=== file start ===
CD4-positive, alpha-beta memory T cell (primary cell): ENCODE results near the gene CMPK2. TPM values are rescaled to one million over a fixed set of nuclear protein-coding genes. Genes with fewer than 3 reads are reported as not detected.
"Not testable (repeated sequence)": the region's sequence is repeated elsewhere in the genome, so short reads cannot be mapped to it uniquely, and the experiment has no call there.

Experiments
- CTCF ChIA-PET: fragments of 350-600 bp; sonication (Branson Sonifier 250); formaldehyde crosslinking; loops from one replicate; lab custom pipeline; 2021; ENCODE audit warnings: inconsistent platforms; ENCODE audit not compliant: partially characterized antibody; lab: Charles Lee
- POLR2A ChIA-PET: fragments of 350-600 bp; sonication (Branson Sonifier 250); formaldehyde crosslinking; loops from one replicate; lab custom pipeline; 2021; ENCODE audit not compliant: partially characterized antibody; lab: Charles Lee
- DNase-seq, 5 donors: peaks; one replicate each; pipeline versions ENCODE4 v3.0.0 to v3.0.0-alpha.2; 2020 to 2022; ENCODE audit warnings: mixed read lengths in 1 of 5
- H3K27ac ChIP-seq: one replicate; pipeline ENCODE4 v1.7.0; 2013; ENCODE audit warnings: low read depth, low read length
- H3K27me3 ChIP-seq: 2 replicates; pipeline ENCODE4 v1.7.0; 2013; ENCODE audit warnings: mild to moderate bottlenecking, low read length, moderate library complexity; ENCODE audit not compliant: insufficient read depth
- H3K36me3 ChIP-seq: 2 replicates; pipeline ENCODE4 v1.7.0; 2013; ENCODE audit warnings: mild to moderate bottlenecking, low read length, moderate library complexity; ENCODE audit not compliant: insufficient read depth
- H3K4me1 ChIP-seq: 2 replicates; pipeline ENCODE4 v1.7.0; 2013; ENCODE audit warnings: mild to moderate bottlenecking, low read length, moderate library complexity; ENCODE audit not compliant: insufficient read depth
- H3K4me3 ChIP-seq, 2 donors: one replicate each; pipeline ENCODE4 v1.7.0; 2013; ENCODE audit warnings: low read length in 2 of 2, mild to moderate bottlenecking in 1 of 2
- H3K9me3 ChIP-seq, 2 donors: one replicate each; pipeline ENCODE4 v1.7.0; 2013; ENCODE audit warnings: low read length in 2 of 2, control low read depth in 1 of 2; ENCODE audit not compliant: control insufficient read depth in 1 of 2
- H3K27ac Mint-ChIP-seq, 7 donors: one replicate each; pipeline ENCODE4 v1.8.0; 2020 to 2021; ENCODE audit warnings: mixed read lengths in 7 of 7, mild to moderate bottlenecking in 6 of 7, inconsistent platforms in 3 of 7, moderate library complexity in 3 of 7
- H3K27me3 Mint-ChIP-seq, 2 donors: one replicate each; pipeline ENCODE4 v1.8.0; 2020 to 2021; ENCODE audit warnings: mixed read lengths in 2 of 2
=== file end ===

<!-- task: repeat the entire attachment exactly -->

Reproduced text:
CD4-positive, alpha-beta memory T cell (primary cell): ENCODE results near the gene CMPK2. TPM values are rescaled to one million over a fixed set of nuclear protein-coding genes. Genes with fewer than 3 reads are reported as not detected.
"Not testable (repeated sequence)": the region's sequence is repeated elsewhere in the genome, so short reads cannot be mapped to it uniquely, and the experiment has no call there.

Experiments
- CTCF ChIA-PET: fragments of 350-600 bp; sonication (Branson Sonifier 250); formaldehyde crosslinking; loops from one replicate; lab custom pipeline; 2021; ENCODE audit warnings: inconsistent platforms; ENCODE audit not compliant: partially characterized antibody; lab: Charles Lee
- POLR2A ChIA-PET: fragments of 350-600 bp; sonication (Branson Sonifier 250); formaldehyde crosslinking; loops from one replicate; lab custom pipeline; 2021; ENCODE audit not compliant: partially characterized antibody; lab: Charles Lee
- DNase-seq, 5 donors: peaks; one replicate each; pipeline versions ENCODE4 v3.0.0 to v3.0.0-alpha.2; 2020 to 2022; ENCODE audit warnings: mixed read lengths in 1 of 5
- H3K27ac ChIP-seq: one replicate; pipeline ENCODE4 v1.7.0; 2013; ENCODE audit warnings: low read depth, low read length
- H3K27me3 ChIP-seq: 2 replicates; pipeline ENCODE4 v1.7.0; 2013; ENCODE audit warnings: mild to moderate bottlenecking, low read length, moderate library complexity; ENCODE audit not compliant: insufficient read depth
- H3K36me3 ChIP-seq: 2 replicates; pipeline ENCODE4 v1.7.0; 2013; ENCODE audit warnings: mild to moderate bottlenecking, low read length, moderate library complexity; ENCODE audit not compliant: insufficient read depth
- H3K4me1 ChIP-seq: 2 replicates; pipeline ENCODE4 v1.7.0; 2013; ENCODE audit warnings: mild to moderate bottlenecking, low read length, moderate library complexity; ENCODE audit not compliant: insufficient read depth
- H3K4me3 ChIP-seq, 2 donors: one replicate each; pipeline ENCODE4 v1.7.0; 2013; ENCODE audit warnings: low read length in 2 of 2, mild to moderate bottlenecking in 1 of 2
- H3K9me3 ChIP-seq, 2 donors: one replicate each; pipeline ENCODE4 v1.7.0; 2013; ENCODE audit warnings: low read length in 2 of 2, control low read depth in 1 of 2; ENCODE audit not compliant: control insufficient read depth in 1 of 2
- H3K27ac Mint-ChIP-seq, 7 donors: one replicate each; pipeline ENCODE4 v1.8.0; 2020 to 2021; ENCODE audit warnings: mixed read lengths in 7 of 7, mild to moderate bottlenecking in 6 of 7, inconsistent platforms in 3 of 7, moderate library complexity in 3 of 7
- H3K27me3 Mint-ChIP-seq, 2 donors: one replicate each; pipeline ENCODE4 v1.8.0; 2020 to 2021; ENCODE audit warnings: mixed read lengths in 2 of 2